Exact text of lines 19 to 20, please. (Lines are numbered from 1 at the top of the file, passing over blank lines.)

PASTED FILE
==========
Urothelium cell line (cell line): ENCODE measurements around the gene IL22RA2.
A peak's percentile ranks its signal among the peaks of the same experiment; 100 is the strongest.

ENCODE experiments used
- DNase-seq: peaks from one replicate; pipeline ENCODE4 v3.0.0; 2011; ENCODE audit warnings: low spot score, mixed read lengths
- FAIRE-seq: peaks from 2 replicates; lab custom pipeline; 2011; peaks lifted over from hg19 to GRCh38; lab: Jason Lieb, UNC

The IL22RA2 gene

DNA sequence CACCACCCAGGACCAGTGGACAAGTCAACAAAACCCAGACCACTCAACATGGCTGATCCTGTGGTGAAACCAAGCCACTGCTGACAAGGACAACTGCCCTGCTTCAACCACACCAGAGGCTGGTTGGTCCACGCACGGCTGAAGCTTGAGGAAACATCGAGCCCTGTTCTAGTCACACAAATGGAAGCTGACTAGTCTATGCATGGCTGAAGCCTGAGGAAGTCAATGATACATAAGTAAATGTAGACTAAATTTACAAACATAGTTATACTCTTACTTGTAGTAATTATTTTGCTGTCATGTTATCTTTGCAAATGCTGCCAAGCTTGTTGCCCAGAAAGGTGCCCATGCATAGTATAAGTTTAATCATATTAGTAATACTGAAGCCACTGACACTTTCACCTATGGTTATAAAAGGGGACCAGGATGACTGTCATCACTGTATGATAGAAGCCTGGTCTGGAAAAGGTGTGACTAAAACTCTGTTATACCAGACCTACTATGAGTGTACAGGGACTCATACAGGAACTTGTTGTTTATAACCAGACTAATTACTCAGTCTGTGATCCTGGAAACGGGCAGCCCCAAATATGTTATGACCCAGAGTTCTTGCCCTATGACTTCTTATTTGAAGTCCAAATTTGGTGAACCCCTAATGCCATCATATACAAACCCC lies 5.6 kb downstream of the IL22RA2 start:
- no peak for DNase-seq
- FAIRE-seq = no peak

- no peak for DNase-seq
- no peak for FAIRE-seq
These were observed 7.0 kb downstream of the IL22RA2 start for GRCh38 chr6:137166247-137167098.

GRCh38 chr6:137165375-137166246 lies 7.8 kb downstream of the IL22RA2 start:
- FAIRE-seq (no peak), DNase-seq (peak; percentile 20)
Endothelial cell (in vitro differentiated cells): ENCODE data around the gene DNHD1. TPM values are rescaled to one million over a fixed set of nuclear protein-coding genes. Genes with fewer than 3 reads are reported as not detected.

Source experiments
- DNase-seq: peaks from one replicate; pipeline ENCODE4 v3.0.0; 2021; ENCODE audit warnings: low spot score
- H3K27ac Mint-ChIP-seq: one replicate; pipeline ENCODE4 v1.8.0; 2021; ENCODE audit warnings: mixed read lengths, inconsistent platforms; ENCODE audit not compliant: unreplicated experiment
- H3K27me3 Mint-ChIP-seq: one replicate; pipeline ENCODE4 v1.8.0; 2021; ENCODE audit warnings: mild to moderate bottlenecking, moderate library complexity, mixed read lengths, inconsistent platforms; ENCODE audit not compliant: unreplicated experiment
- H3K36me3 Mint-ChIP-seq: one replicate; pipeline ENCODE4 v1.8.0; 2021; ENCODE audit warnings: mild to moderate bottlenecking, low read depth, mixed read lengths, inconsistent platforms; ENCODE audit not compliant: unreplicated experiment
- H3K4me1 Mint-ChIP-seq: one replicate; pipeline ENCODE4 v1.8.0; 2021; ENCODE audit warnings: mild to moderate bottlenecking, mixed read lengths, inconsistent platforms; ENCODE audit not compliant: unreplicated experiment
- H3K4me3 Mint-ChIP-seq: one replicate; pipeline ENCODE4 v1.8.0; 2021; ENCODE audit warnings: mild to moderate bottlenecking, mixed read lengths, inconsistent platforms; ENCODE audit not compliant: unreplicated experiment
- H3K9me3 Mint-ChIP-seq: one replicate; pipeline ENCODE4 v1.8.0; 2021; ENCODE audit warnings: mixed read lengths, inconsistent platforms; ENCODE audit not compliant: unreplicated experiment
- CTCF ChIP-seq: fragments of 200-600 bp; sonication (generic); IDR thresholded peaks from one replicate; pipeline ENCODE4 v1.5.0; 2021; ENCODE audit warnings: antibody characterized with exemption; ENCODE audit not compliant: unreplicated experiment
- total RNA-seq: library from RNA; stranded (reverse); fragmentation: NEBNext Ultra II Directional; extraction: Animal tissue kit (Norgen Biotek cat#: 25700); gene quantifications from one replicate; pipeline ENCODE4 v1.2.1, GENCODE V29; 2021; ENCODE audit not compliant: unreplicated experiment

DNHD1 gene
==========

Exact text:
- H3K27me3 Mint-ChIP-seq: one replicate; pipeline ENCODE4 v1.8.0; 2021; ENCODE audit warnings: mild to moderate bottlenecking, moderate library complexity, mixed read lengths, inconsistent platforms; ENCODE audit not compliant: unreplicated experiment
- H3K36me3 Mint-ChIP-seq: one replicate; pipeline ENCODE4 v1.8.0; 2021; ENCODE audit warnings: mild to moderate bottlenecking, low read depth, mixed read lengths, inconsistent platforms; ENCODE audit not compliant: unreplicated experiment